By Jeremy Pasternak

CAOC “Forum” – June 2005

Many superior courts have mediation programs that provide free mediators. The conventional wisdom is often, “You get what you pay for.” Litigators frequently avoid these private mediation programs, or just “go through the motions” with little hope of resolving their cases.

The San Francisco Superior Court, in conjunction with the Bar Association of San Francisco (BASF), has a program that works. Boasting a success rate of 80% in reaching settlement or making significant progress toward a later one, the program uses not one, but two, separate neutrals for nearly every case. The program is free (with only minimal administrative cost).

Critical to the program’s success is its mediation format: except in very few cases, two neutrals are provided, one from the plaintiffs’ side of the bar and one from the defense side. This format is abandoned only when a particularly experienced and respected mediator is assigned to the case.

“Free” mediators are often litigators hoping to break into mediation or just gain experience from another viewpoint. They aren’t professional mediators, and just as important, often aren’t recognized by the litigators in the case as having the skills to act as a neutral. How often do lawyers determine which name to cross off the list among the three submitted for judicial arbitration by simply figuring out who works for the defense or plaintiff firm?

The two-mediator format is particularly helpful, because each neutral speaks one side’s language. Therefore, the mediator is often in a better position to play devil’s advocate without being accused of not understanding or being biased.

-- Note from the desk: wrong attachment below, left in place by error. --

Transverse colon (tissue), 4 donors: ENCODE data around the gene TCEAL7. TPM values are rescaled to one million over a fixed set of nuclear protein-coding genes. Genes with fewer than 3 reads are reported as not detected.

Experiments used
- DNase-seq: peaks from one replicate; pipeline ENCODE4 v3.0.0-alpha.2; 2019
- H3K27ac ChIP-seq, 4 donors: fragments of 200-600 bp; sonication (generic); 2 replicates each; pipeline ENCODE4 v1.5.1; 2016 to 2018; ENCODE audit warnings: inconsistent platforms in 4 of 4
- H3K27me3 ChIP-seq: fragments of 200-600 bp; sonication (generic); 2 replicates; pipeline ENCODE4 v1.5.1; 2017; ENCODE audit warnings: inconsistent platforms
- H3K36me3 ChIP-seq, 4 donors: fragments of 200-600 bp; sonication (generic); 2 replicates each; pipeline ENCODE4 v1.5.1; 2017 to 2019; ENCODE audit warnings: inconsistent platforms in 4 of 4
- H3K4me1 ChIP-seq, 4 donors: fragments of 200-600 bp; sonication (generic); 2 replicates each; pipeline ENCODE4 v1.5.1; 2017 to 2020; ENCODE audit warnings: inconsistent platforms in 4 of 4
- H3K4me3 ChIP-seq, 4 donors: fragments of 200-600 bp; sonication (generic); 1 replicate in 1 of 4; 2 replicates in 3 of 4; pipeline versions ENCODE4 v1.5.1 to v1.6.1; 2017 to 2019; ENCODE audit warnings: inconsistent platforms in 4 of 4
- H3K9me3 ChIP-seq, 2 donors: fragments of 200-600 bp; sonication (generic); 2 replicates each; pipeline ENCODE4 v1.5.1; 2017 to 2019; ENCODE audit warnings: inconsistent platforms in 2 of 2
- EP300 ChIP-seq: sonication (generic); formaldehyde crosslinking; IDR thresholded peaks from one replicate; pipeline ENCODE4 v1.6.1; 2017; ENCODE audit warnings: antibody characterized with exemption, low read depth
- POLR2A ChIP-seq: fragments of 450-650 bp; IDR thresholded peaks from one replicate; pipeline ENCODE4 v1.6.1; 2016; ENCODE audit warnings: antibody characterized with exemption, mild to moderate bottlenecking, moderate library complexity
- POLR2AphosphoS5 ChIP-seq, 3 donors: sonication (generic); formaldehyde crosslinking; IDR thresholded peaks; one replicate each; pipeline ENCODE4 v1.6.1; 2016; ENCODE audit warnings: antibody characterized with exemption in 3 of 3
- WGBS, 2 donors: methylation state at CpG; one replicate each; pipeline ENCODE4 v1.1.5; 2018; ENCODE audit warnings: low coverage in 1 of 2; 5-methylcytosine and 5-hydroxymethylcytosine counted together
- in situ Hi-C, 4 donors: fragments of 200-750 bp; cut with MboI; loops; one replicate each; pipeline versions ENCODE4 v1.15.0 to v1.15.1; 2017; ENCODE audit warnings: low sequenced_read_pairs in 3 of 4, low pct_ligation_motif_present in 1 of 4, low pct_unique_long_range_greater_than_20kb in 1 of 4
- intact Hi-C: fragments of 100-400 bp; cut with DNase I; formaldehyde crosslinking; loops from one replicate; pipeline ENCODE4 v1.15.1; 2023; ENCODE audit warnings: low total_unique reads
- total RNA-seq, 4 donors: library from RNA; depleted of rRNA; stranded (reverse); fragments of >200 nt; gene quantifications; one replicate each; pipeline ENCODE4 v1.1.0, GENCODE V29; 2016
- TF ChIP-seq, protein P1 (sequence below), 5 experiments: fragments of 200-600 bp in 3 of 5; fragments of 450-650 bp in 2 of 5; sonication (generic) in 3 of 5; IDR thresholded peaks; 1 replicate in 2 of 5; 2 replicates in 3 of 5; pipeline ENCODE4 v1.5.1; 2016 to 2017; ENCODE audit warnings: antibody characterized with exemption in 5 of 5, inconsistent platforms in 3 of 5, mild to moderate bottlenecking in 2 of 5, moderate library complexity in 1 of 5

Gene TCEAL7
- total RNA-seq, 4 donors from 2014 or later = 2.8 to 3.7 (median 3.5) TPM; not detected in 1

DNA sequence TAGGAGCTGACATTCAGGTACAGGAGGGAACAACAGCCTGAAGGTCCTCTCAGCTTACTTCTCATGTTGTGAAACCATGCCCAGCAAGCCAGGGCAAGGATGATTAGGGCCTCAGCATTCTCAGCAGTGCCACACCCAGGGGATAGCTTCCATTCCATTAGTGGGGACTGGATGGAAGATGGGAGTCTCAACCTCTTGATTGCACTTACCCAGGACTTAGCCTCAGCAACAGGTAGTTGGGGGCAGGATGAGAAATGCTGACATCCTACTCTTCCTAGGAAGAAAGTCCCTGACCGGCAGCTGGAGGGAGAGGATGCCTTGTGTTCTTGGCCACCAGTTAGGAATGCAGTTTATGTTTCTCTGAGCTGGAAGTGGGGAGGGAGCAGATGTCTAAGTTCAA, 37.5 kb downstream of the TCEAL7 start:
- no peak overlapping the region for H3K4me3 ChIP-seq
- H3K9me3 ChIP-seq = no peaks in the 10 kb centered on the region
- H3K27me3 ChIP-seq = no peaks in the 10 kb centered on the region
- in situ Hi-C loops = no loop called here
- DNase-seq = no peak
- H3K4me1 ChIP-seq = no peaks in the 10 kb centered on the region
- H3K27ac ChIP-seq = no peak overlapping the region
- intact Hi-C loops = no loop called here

This is not to say the ESP program does not also have stringent requirements for its neutrals: they must have at least ten years of litigation experience. Usually, they have much more. Many full-time mediators volunteer their time as a means of raising their own exposure. Among the 400 panelists are a variety of professional neutrals with JAMS. Because this is often not the case, the two-mediator format has an important part to play in the success of the program.

BASF’s Director of Alternative Dispute Resolution Services, Connie Dunning, states that when the program was being developed in 1986, BASF met with experienced trial lawyers and the Court to determine what type of a format would be welcomed. She describes the results of these meetings, “From these meetings came the model of providing insight from respected litigators, representing both sides of the Bar, in the hopes that it would offer a unique view of the case and open the door to compromise and settlement.”

Jeremy D. Pasternak has law offices in San Francisco. He is a member of the Forum Editorial Board.